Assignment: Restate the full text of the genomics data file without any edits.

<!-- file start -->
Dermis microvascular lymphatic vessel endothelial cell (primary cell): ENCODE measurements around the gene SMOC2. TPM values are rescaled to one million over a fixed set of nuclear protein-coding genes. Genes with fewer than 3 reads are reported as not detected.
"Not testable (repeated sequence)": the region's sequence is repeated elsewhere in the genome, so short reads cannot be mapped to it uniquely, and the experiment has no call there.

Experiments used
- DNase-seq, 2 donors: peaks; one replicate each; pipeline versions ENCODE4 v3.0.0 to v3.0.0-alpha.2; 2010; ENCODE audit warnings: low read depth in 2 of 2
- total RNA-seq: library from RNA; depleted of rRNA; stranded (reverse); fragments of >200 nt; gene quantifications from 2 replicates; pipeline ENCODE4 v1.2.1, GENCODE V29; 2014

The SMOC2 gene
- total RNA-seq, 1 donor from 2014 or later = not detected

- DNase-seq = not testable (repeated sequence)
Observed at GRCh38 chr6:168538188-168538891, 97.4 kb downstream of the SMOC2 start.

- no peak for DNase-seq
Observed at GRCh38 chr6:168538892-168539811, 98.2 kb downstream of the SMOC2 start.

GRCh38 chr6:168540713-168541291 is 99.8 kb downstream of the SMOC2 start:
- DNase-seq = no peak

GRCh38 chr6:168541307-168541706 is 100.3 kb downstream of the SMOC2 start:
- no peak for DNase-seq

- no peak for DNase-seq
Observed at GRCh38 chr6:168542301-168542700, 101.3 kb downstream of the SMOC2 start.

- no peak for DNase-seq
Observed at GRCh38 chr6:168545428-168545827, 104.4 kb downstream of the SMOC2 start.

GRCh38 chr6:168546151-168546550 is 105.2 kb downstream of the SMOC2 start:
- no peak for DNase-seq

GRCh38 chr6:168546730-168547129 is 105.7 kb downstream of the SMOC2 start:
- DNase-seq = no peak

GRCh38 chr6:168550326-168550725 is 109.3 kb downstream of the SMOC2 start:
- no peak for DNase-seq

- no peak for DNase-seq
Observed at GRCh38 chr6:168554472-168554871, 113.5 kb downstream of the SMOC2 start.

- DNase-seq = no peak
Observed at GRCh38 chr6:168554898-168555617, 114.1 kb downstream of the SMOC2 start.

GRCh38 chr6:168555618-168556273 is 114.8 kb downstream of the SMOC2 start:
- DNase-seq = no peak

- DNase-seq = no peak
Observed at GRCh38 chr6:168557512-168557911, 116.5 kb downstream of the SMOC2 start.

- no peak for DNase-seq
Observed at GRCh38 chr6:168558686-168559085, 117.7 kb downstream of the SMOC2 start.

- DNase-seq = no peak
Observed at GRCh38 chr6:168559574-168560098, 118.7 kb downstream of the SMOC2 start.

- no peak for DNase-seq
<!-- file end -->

Dermis microvascular lymphatic vessel endothelial cell (primary cell): ENCODE measurements around the gene SMOC2. TPM values are rescaled to one million over a fixed set of nuclear protein-coding genes. Genes with fewer than 3 reads are reported as not detected.
"Not testable (repeated sequence)": the region's sequence is repeated elsewhere in the genome, so short reads cannot be mapped to it uniquely, and the experiment has no call there.

Experiments used
- DNase-seq, 2 donors: peaks; one replicate each; pipeline versions ENCODE4 v3.0.0 to v3.0.0-alpha.2; 2010; ENCODE audit warnings: low read depth in 2 of 2
- total RNA-seq: library from RNA; depleted of rRNA; stranded (reverse); fragments of >200 nt; gene quantifications from 2 replicates; pipeline ENCODE4 v1.2.1, GENCODE V29; 2014

The SMOC2 gene
- total RNA-seq, 1 donor from 2014 or later = not detected

- DNase-seq = not testable (repeated sequence)
Observed at GRCh38 chr6:168538188-168538891, 97.4 kb downstream of the SMOC2 start.

- no peak for DNase-seq
Observed at GRCh38 chr6:168538892-168539811, 98.2 kb downstream of the SMOC2 start.

GRCh38 chr6:168540713-168541291 is 99.8 kb downstream of the SMOC2 start:
- DNase-seq = no peak

GRCh38 chr6:168541307-168541706 is 100.3 kb downstream of the SMOC2 start:
- no peak for DNase-seq

- no peak for DNase-seq
Observed at GRCh38 chr6:168542301-168542700, 101.3 kb downstream of the SMOC2 start.

- no peak for DNase-seq
Observed at GRCh38 chr6:168545428-168545827, 104.4 kb downstream of the SMOC2 start.

GRCh38 chr6:168546151-168546550 is 105.2 kb downstream of the SMOC2 start:
- no peak for DNase-seq

GRCh38 chr6:168546730-168547129 is 105.7 kb downstream of the SMOC2 start:
- DNase-seq = no peak

GRCh38 chr6:168550326-168550725 is 109.3 kb downstream of the SMOC2 start:
- no peak for DNase-seq

- no peak for DNase-seq
Observed at GRCh38 chr6:168554472-168554871, 113.5 kb downstream of the SMOC2 start.

- DNase-seq = no peak
Observed at GRCh38 chr6:168554898-168555617, 114.1 kb downstream of the SMOC2 start.

GRCh38 chr6:168555618-168556273 is 114.8 kb downstream of the SMOC2 start:
- DNase-seq = no peak

- DNase-seq = no peak
Observed at GRCh38 chr6:168557512-168557911, 116.5 kb downstream of the SMOC2 start.

- no peak for DNase-seq
Observed at GRCh38 chr6:168558686-168559085, 117.7 kb downstream of the SMOC2 start.

- DNase-seq = no peak
Observed at GRCh38 chr6:168559574-168560098, 118.7 kb downstream of the SMOC2 start.

- no peak for DNase-seq